It’s time for another one of these “how do you suppress all the stuff you don’t want students to see and get the thing working the way you want the first time it runs” posts. In the red corner, it’s me, Neil. And in the blue corner, it’s Unity – a popular game development platform! Ding ding!
- Round 1: Get the packages.
- Round 2: Get the application licensed on your Macs.
- Round 3: Suppress automatic updates and make sure Unity doesn’t sign in to your license holding account (because that’s really bad!!!).
Get the packages
That’s easy enough – just grab the Download Assistant from the website. Run it, then when you hit the Destination Select part, click Advanced and you can specify the folder where the packages for the components you chose will go. In that folder you’ll also get a handy script that can install them all at once, which may be useful. They have some documentation to support this too, here.
The packages don’t contain any nasty surprises and deploy straightforwardly with management tools like Munki and Jamf. They’ll also cleanly upgrade previous versions of Unity.
Get the application licensed on your Macs
This gets a bit more interesting. Unity recently started offering free licenses for education, which is awesome for my institution. The documentation reveals some promising command line arguments to license Unity programatically. Alas, the application crashes if you run it in batch mode without a user logged in, or not in their context (i.e. as root triggered by a Jamf policy). Here’s a script I wrangled to firstly check for the license file, then run Unity as the logged in user if said file isn’t there:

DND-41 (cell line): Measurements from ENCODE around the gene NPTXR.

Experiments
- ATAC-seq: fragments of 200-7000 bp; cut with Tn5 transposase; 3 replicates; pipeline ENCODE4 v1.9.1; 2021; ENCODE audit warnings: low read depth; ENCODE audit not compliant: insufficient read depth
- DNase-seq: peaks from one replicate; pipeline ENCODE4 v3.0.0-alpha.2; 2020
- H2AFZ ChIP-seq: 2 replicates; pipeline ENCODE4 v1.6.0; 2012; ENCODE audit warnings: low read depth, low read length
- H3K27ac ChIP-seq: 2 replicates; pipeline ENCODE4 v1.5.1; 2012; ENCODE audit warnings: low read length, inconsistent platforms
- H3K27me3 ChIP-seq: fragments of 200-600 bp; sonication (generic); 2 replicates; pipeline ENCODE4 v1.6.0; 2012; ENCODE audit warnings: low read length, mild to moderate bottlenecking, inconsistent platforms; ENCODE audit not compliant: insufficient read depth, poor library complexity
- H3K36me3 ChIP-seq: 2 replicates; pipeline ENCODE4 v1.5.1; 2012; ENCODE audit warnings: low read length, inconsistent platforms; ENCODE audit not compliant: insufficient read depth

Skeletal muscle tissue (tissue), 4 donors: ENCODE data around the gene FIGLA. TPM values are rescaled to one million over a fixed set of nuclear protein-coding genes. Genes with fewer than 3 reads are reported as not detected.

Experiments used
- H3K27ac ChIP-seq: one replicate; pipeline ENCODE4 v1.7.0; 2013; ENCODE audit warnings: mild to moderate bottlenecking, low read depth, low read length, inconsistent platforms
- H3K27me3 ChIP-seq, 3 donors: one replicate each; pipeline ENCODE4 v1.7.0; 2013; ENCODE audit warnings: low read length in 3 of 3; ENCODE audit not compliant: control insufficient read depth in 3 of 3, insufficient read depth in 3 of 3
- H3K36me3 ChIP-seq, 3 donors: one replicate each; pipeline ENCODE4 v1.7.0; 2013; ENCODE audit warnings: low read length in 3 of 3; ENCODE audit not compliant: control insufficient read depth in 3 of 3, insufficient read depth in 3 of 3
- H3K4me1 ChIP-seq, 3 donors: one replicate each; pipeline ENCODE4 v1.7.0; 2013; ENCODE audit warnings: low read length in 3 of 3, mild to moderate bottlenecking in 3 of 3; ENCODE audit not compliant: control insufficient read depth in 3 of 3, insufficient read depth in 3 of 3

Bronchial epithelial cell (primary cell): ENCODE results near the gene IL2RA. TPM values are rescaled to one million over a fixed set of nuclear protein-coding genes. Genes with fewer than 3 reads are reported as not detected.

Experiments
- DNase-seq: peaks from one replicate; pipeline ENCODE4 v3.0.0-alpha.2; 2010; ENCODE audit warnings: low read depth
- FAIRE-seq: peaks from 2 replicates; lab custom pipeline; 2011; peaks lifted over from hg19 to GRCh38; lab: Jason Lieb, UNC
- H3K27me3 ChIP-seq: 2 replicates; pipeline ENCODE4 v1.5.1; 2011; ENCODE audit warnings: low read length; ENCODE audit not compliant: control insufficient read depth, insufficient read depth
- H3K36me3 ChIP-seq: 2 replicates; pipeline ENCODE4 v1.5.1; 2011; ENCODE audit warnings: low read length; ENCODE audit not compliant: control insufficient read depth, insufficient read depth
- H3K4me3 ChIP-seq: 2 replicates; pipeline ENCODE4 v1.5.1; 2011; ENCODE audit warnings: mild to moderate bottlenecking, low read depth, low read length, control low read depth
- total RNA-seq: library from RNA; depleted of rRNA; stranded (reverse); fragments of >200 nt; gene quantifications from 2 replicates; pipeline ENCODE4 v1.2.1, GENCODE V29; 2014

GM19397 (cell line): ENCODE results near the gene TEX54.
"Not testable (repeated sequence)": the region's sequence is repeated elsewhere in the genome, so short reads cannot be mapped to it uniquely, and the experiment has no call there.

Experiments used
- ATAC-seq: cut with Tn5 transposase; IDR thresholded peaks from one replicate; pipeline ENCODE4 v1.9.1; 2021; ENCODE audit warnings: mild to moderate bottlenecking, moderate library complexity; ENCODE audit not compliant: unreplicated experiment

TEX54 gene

This is supposed to be run by a Jamf Policy (triggered at login). The parameters $4, $5 and $6 are your Unity serial number, license account username and password, respectively. You could easily wrangle this into Outset by getting rid of the sudo -u “$loggedInUser” part and putting the actual credentials in place of the parameters – but then make sure you delete that script after it’s run as you don’t want that stuff on disk in your labs!
Suppress automatic updates and make sure Unity doesn’t sign in to your license holding account
So if you open Unity after licensing it, you’ll notice it’s signed in as the account that holds your licenses! That means whoever’s using Unity can get into your account and do naughty things like change your email/password etc. If anyone from Unity is reading this, please stop that behaviour, pretty please!
It also prompts when updates are available. We like keeping our labs up to date too, but we don’t want to bug our users with that stuff, especially as they’re not admins and can’t update anyway. Sometimes, our teaching staff need to stick with a specific version as the changes updates bring can disrupt the courses they’re halfway though teaching.
To get around this, we need to set some preferences as the logged in user. Unity does use the com.unity3d.UnityEditor5.x preference domain, but seems to ignore Configuration Profiles and anything in the machine-wide /Library/Preferences.
The keys you’d to set to manage updates away and stop Unity signing in with your license account are EditorUpdateShowAtStartup (integer 0) and UnityConnectWorkOffline (integer 1). Here’s the script I use, again, designed to be run by Jamf at user login: